A congressional inquiry in Brazil has called for land invasions to be declared acts of terrorism.
The MST says President Lula has failed to live up to his promises
The inquiry into rural violence also urged the prosecution of leaders of the Landless Rural Workers' Movement (MST).
A full session of the Brazilian congress will consider whether to reclassify the invasions.
The MST and allies have occupied farms and ranches to pressure the government to speed the settlement of hundreds of thousands of landless peasants.
Correspondents say land distribution in Brazil is among the most uneven in the world, with the poorest 40% of the population owning just 1% of the land.
Lawmakers from the ruling Workers' Party began the congressional inquiry last year in a bid to curb rural violence that, they say, has killed more than 1,300 people in the last 20 years.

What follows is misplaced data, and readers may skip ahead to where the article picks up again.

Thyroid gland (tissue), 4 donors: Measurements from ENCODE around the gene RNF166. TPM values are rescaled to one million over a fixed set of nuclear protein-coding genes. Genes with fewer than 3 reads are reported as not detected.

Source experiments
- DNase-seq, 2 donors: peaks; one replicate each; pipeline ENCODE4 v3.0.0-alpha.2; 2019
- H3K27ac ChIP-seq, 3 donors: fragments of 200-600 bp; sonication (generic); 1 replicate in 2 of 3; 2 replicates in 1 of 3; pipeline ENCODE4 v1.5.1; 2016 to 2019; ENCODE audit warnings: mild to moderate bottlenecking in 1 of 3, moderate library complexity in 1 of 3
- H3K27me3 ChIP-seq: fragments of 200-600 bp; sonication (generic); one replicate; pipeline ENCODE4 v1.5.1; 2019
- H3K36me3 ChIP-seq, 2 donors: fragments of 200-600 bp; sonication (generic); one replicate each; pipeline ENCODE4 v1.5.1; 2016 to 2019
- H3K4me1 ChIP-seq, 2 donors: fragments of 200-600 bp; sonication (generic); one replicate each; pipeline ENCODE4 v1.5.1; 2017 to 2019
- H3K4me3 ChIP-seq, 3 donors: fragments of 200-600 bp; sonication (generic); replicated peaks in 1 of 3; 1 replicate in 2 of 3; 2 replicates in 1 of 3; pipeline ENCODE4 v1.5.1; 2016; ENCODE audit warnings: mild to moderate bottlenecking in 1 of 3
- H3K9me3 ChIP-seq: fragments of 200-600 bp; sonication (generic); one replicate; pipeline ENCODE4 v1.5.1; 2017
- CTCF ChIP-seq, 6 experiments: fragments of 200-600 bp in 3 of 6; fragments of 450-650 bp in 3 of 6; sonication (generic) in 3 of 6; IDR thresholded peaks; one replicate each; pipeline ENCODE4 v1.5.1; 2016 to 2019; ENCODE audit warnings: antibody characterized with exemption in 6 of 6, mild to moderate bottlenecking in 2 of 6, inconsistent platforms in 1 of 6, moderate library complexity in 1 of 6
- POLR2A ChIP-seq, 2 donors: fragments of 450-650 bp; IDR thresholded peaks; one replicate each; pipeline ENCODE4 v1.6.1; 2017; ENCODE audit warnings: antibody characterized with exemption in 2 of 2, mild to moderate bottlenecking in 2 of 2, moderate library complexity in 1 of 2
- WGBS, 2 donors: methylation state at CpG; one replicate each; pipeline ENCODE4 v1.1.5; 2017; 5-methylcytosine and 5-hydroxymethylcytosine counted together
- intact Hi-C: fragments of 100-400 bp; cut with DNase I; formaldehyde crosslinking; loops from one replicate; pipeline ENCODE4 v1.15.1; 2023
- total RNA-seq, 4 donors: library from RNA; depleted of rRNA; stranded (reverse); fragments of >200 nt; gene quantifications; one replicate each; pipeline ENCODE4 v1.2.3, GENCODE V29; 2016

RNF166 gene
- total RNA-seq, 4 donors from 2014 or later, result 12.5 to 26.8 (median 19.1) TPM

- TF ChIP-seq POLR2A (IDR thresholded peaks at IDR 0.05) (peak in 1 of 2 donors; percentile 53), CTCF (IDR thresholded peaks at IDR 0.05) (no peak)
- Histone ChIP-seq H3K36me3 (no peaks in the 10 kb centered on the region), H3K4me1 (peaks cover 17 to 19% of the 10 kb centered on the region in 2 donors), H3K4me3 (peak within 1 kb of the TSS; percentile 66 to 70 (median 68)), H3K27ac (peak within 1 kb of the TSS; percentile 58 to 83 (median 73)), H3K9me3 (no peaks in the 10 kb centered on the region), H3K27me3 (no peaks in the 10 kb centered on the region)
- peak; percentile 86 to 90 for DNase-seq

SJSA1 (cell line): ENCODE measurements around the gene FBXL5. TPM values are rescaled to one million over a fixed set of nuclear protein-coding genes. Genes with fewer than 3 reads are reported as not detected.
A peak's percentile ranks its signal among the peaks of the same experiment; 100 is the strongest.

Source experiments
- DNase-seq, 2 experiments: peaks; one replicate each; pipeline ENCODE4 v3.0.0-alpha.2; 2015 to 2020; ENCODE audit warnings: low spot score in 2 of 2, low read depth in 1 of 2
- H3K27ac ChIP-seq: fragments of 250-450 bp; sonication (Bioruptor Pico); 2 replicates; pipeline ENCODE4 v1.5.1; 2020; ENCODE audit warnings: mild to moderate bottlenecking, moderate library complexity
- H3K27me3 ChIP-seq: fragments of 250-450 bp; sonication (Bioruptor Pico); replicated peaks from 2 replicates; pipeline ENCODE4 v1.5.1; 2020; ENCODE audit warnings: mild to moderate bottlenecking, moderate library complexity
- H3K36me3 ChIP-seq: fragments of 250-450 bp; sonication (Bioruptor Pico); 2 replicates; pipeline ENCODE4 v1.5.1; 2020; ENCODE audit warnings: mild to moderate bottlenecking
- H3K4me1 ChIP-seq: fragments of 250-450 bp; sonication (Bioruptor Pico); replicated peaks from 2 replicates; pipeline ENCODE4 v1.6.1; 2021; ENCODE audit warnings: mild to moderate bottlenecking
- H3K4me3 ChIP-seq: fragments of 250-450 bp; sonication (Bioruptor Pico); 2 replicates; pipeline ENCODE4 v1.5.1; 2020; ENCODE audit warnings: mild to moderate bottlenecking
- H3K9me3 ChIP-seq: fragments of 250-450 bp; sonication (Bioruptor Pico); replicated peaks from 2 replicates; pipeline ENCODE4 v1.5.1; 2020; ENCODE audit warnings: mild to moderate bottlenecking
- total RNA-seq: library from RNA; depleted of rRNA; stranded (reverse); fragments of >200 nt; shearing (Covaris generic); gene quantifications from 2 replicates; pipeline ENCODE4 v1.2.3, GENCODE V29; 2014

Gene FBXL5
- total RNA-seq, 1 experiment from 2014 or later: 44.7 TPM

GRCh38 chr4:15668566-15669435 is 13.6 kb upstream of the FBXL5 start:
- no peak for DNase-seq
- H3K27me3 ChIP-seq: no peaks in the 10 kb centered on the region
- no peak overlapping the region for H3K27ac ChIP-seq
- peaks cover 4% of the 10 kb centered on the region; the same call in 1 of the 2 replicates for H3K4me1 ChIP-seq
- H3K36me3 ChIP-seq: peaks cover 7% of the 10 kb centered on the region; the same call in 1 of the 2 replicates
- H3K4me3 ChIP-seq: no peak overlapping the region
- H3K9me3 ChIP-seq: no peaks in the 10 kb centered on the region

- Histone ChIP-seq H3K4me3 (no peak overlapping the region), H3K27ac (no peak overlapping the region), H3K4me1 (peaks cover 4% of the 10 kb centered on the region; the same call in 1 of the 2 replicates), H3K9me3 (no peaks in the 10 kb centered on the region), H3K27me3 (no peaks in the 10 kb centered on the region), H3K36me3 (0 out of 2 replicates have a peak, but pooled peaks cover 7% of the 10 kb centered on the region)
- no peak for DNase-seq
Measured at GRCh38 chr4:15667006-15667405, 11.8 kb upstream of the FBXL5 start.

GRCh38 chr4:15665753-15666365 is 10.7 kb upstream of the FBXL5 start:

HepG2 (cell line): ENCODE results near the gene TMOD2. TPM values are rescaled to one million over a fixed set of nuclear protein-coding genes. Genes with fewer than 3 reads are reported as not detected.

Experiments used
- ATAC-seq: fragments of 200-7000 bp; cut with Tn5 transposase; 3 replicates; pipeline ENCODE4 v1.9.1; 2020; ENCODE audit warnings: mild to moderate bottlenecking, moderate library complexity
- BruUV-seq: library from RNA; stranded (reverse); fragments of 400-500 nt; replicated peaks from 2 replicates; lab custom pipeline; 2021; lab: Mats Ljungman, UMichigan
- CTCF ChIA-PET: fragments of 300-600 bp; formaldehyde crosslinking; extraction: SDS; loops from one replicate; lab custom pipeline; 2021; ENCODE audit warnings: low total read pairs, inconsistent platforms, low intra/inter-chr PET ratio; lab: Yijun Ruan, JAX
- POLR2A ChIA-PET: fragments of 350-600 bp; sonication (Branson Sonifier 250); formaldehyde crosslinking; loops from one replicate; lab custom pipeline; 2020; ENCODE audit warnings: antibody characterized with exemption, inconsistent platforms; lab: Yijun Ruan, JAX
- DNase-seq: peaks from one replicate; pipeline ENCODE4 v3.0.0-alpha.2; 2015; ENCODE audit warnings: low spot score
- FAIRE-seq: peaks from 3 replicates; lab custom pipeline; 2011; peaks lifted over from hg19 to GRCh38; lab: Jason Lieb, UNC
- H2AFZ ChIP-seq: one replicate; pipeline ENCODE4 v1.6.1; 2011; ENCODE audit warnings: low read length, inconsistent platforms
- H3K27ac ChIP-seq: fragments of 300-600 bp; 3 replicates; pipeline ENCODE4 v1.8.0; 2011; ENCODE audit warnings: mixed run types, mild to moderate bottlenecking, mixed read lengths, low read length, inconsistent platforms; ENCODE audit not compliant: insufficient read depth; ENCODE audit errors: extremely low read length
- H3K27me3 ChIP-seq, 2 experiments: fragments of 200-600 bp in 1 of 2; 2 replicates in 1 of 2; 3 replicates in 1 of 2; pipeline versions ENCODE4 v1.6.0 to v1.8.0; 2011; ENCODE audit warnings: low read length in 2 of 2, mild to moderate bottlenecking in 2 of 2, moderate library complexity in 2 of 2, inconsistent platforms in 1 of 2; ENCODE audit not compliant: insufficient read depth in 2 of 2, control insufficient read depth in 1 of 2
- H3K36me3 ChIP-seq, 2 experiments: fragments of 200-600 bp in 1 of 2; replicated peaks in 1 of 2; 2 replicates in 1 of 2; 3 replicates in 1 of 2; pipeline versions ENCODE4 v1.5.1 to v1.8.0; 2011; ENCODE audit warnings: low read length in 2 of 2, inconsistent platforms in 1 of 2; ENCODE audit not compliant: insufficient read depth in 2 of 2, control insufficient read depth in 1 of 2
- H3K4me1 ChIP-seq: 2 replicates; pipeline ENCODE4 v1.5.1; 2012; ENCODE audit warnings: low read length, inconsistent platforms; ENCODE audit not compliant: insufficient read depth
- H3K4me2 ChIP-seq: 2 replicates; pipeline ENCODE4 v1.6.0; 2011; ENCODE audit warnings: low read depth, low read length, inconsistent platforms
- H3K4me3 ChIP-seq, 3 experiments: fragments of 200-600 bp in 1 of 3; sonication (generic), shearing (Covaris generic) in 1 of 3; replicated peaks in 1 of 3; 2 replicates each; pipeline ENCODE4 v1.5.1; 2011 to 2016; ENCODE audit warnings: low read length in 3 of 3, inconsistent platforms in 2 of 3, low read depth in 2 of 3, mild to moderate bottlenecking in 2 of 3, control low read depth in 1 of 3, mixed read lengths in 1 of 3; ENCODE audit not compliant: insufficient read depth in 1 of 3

The invasions have often lead to clashes with landowners.
The inquiry split between legislators loyal to the rural landowners and those allied to land reform movements such as the MST.
A committee member from the Workers' Party, Ana Julia Carepa, ripped up the report, saying she would not be an accomplice of murderers.
"The MST terrorises Brazilian citizens by invading property bought legally, their actions are unacceptable under our constitution," report sponsor Abelardo Lupion said.
Correspondents say the congressional inquiry can be seen as a defeat for Brazil's land reform movement, and landless leaders could withdraw their support for the president's re-election bid in 2006.
The MST has accused President Lula of failing to live up to its election promises to find homes for 400,000 families by 2006.
But the government says it has already settled a little over a quarter of its target.